Under the old covenant and under the new, as likewise in all the ethnic religions as well as in the Jewish ritual, covenant-union in sacrifice is represented by blood as its nexus, and by flesh, or bread, as its exhibit. Only through blood-through the proffer of flowing blood— can man be brought into that covenant at-one-ment with God, or with the gods, which justifies the exhibit of that covenant at-one-ment or union between the two parties, in mutual food-sharing.

1 De Errore, 22; cited in Wilberforce's Doctrine of the Holy Eucharist, p. 225.

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Among all peoples, from the beginning, sacrifice has been a means of seeking union with the divine-with God or with the gods. And through sacrifice this divine-human inter-union has been deemed a possibility, in all lands and always. The idea of such a union between the human nature and the divine has inevitably come to partake of the grossness of the religious conceptions of the different peoples holding it; but even in its grossest form it has remained a witness to the primal truth which prompted it.

The ancient kings of Assyria and of Egypt were accustomed to claim a common nature with the chief divinities which they worshiped; and this divine kinship was both secured and confirmed to them through their sacrifices in their royal-priestly character.1 Renouf shows that this belief in the divine nature of the Egyptian sovereigns existed from "the earliest times of which we possess monumental evidence;" moreover, that these kings both sought and claimed a union with the divine by their multiplied sacrifices, and that "they are also represented as worshiping and propitiating their own genius;" since they were both god and man through their inter-union with the divine. It has already been shown that this outreaching for union with the divine was at the basis of sacrifice in India,2 in China, in Persia,4 in Peru,5 in Tahiti. Bähr and Réville find this as the truth of truths in every cult; and there would seem to be gleams of this truth in the well-nigh universal habit, on the part of worshipers, of taking the name of a divinity as a portion of one's own name; thereby claiming a right to be counted as in family oneness with the object of one's sacrificial worship.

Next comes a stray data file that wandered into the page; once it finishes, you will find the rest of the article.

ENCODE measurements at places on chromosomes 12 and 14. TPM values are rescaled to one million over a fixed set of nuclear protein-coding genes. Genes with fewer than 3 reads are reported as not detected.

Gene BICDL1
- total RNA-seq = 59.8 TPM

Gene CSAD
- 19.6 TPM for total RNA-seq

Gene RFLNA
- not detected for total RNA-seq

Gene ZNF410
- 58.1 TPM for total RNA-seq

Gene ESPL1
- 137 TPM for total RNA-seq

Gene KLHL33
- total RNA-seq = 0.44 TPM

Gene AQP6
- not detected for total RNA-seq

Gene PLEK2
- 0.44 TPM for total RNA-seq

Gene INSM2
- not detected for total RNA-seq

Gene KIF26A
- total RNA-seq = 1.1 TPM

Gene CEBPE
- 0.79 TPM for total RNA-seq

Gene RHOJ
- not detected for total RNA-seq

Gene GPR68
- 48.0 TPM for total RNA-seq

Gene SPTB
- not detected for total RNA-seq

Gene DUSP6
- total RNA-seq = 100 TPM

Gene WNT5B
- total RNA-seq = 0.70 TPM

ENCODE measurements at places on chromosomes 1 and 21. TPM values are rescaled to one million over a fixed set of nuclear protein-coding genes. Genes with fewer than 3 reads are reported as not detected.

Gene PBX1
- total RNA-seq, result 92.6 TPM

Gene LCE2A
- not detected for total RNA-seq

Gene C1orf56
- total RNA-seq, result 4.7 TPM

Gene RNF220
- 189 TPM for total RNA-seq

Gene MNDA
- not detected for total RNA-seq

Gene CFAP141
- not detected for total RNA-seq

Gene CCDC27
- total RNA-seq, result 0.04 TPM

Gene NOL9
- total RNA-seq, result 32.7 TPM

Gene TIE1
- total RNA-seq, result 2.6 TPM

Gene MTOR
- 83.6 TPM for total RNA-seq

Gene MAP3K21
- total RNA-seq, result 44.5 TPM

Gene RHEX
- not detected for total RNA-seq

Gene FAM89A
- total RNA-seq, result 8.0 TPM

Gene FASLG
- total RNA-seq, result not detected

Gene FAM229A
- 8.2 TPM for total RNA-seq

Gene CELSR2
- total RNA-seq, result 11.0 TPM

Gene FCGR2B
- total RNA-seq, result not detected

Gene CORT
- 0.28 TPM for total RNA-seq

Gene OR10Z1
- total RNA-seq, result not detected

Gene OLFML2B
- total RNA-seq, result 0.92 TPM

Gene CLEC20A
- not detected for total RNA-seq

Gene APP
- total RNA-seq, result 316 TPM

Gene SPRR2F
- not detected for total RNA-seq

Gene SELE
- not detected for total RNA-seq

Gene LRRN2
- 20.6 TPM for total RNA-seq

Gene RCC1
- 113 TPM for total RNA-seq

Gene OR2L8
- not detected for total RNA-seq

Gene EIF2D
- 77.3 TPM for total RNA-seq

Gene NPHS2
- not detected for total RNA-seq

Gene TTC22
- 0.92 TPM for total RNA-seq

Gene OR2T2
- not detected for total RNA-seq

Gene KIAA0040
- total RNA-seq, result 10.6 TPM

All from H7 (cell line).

1 Renouf's Religion of Ancient Egypt, pp. 167-172; and pp. 79-83, 165-169, 170-173, supra.

2 See pp. 155-164, supra. 5 See pp. 175-178, supra.

8 See pp. 148-154, supra.
6 See p. 328 f., supra.
8 Cited at p. 183, supra.

4 See p. 169 f., supra.
7 Cited at p. 297, supra.

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In fact, the very meaning of the primitive Chinese word, or character, for "sacrifice," '—a word which claims to show its use at least forty-five centuries ago,-gives a gleam of this universal heart yearning after divine-human inter-union as surely as the definition of "sacrifice." Dr. Legge says1 of the Chinese term for "sacrifice" (ts): "The most general idea symbolized by it is—an offering whereby communication and communion with spiritual beings is effected." Says St. Augustine: 2 "A true sacrifice is every work which is done that we may be united to God in holy fellowship, and which has a reference to that supreme good and end in which alone we can be truly blessed." So it is that all sacrifice-whether under ethnic longings or under Bible teachings— was a reaching out after at-one-ment between the human and the divine; and this apart from any question as to the speculative philosophy of the at-one-ment.